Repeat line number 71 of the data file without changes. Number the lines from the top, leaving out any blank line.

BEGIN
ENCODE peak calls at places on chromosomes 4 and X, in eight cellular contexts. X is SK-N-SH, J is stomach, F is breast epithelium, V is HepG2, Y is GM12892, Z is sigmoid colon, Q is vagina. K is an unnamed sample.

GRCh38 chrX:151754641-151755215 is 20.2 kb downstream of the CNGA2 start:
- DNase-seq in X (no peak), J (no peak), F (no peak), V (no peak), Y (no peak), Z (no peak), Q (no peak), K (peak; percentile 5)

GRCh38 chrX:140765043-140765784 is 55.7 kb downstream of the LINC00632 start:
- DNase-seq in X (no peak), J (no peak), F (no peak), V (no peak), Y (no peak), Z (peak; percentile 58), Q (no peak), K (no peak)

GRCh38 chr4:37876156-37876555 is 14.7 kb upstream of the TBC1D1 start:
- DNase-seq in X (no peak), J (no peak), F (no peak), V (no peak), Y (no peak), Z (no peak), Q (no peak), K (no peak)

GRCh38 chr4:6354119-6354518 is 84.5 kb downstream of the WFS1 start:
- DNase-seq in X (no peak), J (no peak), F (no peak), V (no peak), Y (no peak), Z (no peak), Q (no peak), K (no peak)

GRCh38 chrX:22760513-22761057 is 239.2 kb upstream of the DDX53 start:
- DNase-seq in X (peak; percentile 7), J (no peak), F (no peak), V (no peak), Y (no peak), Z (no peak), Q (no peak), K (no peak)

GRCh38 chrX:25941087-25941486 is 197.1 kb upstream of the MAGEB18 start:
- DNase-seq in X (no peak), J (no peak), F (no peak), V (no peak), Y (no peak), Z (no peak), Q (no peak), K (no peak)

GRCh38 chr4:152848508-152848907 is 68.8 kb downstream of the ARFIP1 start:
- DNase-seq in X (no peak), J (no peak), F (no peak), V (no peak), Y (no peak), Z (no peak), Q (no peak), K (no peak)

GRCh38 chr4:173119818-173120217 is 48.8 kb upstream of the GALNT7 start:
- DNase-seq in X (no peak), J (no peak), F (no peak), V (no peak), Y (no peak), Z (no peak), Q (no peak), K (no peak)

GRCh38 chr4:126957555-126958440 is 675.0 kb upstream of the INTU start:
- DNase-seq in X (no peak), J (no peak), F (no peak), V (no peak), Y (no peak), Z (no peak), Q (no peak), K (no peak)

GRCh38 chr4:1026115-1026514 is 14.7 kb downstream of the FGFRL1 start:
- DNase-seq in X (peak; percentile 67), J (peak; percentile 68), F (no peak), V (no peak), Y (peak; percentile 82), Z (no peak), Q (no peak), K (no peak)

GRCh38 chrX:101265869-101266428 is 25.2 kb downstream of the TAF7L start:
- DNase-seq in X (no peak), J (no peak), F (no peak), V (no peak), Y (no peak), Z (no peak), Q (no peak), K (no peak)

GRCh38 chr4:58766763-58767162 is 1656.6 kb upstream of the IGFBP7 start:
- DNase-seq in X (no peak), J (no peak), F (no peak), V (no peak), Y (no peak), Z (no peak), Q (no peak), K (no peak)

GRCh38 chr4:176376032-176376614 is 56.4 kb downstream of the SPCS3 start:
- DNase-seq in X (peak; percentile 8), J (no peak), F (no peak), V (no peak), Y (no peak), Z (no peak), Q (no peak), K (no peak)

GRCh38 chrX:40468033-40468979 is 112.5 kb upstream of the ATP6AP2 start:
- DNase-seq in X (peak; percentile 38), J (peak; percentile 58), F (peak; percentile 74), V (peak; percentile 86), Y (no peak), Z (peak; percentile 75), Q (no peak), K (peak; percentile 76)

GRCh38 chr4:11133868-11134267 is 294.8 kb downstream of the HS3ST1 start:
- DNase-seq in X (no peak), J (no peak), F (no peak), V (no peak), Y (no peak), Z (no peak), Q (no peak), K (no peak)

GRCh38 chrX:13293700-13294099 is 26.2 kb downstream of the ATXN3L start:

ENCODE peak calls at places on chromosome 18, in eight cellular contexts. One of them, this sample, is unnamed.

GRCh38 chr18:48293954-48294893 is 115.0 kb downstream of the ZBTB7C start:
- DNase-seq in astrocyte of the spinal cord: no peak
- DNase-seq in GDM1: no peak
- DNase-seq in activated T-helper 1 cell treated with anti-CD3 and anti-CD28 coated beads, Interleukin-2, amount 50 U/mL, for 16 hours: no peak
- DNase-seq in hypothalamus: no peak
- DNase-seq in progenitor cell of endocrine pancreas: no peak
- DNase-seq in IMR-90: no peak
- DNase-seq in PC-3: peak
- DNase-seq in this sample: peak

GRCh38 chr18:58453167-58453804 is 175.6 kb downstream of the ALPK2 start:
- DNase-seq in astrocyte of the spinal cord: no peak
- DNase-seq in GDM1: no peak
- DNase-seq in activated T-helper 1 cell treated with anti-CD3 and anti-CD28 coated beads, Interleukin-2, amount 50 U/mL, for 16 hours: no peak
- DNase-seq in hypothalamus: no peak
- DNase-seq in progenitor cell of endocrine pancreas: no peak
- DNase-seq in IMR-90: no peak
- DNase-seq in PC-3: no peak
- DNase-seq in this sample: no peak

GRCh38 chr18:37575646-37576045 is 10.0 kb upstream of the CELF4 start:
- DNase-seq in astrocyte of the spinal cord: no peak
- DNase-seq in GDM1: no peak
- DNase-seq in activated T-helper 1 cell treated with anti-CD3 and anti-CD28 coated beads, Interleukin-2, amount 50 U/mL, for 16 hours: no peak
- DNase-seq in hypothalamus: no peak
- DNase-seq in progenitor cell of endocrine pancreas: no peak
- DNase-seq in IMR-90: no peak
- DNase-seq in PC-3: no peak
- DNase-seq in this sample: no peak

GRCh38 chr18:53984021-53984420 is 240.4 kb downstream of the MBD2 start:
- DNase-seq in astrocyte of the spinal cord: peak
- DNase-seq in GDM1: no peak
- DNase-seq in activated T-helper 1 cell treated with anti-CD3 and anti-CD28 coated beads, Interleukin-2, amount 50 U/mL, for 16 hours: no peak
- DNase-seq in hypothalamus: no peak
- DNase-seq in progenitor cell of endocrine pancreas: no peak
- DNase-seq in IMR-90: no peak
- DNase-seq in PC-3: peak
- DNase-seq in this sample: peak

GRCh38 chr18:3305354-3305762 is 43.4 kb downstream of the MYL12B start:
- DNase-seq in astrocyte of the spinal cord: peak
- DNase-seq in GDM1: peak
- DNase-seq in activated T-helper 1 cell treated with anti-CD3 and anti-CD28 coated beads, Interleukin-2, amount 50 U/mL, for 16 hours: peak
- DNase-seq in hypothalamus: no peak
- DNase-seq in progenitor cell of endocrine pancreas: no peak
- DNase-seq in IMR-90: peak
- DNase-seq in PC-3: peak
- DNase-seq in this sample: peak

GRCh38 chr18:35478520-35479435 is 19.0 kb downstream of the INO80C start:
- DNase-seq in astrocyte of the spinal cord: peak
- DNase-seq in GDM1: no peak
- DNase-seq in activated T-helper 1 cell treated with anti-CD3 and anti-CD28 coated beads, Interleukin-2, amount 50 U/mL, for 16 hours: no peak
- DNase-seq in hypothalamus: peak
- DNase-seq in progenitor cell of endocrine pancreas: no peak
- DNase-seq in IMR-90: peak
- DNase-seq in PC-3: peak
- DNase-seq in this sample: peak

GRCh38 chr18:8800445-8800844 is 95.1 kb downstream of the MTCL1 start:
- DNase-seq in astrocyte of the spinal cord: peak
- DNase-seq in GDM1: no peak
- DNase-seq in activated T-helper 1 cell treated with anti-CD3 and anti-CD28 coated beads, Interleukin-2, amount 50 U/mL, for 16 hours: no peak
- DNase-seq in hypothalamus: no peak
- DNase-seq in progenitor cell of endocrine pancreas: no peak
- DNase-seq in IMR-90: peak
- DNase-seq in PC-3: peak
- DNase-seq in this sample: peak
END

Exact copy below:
- DNase-seq in astrocyte of the spinal cord: peak